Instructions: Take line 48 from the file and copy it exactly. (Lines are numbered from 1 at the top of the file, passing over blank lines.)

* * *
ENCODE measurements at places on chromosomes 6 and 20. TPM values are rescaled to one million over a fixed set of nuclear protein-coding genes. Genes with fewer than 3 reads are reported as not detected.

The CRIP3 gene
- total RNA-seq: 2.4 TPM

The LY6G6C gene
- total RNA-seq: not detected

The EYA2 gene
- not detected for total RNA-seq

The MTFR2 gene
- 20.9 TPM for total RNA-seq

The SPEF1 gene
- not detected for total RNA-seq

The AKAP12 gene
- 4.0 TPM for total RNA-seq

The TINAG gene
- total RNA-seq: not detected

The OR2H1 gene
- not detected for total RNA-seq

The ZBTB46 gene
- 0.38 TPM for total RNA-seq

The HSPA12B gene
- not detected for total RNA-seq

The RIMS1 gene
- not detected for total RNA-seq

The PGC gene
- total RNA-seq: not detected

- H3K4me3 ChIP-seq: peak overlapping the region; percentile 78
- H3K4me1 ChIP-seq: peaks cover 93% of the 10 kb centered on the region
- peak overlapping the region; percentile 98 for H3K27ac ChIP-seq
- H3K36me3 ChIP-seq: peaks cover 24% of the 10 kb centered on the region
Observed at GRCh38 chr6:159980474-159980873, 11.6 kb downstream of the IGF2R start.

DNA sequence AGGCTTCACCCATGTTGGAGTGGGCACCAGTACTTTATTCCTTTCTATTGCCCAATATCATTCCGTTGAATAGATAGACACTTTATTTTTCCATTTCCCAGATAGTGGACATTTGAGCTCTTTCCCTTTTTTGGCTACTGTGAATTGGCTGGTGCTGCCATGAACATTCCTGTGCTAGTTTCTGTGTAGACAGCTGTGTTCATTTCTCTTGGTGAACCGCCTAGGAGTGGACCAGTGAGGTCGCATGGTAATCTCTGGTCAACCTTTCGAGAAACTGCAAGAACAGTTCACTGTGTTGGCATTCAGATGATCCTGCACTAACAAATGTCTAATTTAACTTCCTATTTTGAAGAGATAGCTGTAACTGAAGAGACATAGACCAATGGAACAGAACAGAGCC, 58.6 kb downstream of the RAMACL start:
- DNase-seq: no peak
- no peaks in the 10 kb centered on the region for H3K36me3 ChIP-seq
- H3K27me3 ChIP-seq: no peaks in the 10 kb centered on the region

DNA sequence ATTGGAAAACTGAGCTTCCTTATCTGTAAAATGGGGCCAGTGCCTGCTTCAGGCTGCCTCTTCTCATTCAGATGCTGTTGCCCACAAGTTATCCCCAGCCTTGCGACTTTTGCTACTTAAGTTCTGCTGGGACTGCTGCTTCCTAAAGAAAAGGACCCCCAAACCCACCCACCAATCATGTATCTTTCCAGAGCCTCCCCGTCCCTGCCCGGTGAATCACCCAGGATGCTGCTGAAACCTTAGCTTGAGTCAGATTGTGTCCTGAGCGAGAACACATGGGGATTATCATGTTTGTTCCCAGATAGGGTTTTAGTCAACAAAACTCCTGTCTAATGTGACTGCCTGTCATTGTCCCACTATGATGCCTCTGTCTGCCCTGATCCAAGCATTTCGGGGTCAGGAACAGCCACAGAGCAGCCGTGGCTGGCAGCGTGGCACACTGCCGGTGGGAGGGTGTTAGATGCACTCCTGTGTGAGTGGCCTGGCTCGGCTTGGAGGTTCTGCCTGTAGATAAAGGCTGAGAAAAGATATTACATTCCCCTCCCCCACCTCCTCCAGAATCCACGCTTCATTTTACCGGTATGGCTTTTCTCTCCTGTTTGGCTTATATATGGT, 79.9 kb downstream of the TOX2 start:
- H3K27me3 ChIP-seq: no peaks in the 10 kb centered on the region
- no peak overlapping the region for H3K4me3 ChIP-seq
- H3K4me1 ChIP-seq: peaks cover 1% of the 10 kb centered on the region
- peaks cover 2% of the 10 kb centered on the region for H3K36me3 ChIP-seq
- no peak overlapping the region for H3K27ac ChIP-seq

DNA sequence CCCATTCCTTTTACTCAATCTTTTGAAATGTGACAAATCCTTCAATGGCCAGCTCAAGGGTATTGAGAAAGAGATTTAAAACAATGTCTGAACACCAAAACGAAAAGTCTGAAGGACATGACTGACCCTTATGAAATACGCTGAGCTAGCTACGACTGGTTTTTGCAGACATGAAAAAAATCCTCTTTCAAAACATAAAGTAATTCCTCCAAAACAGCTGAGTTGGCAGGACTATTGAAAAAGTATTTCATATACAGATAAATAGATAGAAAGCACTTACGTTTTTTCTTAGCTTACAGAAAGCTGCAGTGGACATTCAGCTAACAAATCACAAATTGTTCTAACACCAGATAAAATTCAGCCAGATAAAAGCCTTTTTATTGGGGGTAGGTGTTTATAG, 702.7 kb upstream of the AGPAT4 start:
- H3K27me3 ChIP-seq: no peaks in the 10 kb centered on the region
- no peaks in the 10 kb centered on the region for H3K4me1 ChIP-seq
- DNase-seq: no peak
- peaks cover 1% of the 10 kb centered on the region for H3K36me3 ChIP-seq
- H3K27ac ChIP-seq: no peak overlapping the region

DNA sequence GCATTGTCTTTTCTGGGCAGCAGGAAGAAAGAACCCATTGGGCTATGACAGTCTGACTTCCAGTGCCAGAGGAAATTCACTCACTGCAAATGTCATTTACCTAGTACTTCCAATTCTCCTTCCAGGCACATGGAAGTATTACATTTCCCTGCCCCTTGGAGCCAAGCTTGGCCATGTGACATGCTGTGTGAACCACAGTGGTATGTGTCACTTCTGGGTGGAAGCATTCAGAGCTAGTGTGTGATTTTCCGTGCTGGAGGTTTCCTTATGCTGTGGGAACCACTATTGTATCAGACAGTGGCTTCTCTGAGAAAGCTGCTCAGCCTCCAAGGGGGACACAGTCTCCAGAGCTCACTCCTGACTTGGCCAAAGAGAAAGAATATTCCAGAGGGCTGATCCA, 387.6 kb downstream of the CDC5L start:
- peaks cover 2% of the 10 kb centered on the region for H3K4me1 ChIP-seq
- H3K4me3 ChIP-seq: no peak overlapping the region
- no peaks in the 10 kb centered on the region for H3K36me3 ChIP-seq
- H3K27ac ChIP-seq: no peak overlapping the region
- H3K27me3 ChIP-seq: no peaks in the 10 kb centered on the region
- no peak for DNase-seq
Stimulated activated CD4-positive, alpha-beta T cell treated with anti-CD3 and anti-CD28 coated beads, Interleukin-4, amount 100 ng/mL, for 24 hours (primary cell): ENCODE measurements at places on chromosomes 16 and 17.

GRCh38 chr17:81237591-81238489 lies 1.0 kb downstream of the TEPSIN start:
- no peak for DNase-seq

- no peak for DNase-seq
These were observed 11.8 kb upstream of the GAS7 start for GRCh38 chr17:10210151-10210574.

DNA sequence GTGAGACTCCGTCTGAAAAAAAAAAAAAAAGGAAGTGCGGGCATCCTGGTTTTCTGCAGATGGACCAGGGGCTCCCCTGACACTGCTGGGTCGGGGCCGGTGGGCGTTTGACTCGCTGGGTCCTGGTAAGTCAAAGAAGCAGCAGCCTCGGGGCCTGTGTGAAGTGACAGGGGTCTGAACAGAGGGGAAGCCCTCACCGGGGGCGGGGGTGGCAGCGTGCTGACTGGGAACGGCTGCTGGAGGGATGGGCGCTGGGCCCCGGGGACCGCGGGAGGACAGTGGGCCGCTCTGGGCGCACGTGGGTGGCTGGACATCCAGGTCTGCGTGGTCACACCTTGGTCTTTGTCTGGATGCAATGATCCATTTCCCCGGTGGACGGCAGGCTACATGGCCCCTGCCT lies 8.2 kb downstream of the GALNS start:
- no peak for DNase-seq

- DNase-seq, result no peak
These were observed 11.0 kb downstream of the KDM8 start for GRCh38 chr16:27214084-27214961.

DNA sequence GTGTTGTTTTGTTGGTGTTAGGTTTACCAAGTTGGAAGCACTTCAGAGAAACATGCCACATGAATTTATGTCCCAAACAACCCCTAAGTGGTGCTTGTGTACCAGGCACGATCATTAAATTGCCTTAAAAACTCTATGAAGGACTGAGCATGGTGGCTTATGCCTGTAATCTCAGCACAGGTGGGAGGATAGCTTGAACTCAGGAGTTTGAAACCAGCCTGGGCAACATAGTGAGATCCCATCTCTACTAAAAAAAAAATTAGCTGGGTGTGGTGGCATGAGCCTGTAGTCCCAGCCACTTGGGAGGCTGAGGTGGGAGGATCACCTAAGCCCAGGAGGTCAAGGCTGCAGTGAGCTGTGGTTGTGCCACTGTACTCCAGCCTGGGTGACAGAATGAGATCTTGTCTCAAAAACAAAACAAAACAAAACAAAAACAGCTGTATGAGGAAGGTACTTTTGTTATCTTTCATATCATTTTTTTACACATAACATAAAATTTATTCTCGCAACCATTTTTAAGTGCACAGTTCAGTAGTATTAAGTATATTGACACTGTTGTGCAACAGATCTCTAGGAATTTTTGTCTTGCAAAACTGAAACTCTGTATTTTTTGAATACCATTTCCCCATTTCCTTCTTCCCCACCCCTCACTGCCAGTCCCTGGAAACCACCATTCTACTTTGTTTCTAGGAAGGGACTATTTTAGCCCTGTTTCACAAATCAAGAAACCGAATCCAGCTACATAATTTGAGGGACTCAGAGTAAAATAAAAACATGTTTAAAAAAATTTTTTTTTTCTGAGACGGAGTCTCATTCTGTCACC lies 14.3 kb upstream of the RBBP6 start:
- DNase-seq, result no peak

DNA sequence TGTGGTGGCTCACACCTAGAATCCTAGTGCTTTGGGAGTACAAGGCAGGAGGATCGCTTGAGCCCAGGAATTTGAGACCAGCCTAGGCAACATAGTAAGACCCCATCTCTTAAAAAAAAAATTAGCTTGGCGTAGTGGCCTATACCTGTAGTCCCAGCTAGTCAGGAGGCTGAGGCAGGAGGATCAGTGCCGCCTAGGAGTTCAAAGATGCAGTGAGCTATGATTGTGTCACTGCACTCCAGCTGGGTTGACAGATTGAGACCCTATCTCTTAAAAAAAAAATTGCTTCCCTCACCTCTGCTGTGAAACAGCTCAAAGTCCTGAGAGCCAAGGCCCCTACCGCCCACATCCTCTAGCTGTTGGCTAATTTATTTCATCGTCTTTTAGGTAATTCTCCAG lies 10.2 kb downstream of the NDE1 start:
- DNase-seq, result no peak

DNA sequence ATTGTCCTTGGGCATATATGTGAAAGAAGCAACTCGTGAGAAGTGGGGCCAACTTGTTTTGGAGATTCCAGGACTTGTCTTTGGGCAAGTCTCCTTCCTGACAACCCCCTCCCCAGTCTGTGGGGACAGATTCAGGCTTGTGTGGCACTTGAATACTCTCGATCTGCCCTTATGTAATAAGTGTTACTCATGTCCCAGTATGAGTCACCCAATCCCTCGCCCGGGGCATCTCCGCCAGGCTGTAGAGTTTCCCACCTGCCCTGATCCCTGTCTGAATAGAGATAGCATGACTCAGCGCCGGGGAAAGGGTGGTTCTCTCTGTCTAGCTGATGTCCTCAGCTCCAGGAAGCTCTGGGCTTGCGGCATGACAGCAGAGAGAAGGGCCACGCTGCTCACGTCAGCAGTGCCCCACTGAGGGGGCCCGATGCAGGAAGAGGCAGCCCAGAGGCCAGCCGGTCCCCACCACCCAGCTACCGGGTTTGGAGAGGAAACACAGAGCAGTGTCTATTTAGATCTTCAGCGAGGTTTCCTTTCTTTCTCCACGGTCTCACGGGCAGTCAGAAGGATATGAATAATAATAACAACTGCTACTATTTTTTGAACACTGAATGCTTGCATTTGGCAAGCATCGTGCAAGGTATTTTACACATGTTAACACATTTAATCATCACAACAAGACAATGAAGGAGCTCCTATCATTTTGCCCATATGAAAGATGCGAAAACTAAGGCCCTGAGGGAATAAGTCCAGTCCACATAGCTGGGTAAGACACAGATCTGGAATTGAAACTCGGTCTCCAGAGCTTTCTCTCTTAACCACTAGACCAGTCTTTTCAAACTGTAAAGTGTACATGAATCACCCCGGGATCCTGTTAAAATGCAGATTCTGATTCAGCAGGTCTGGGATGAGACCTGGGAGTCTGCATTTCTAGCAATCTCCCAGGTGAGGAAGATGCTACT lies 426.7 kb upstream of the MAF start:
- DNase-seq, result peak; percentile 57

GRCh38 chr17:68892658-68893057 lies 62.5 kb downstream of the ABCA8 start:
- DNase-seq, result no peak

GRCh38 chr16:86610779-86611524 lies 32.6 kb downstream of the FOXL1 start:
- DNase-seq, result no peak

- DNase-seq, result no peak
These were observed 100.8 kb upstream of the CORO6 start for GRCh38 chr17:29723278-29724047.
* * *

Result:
- peaks cover 2% of the 10 kb centered on the region for H3K4me1 ChIP-seq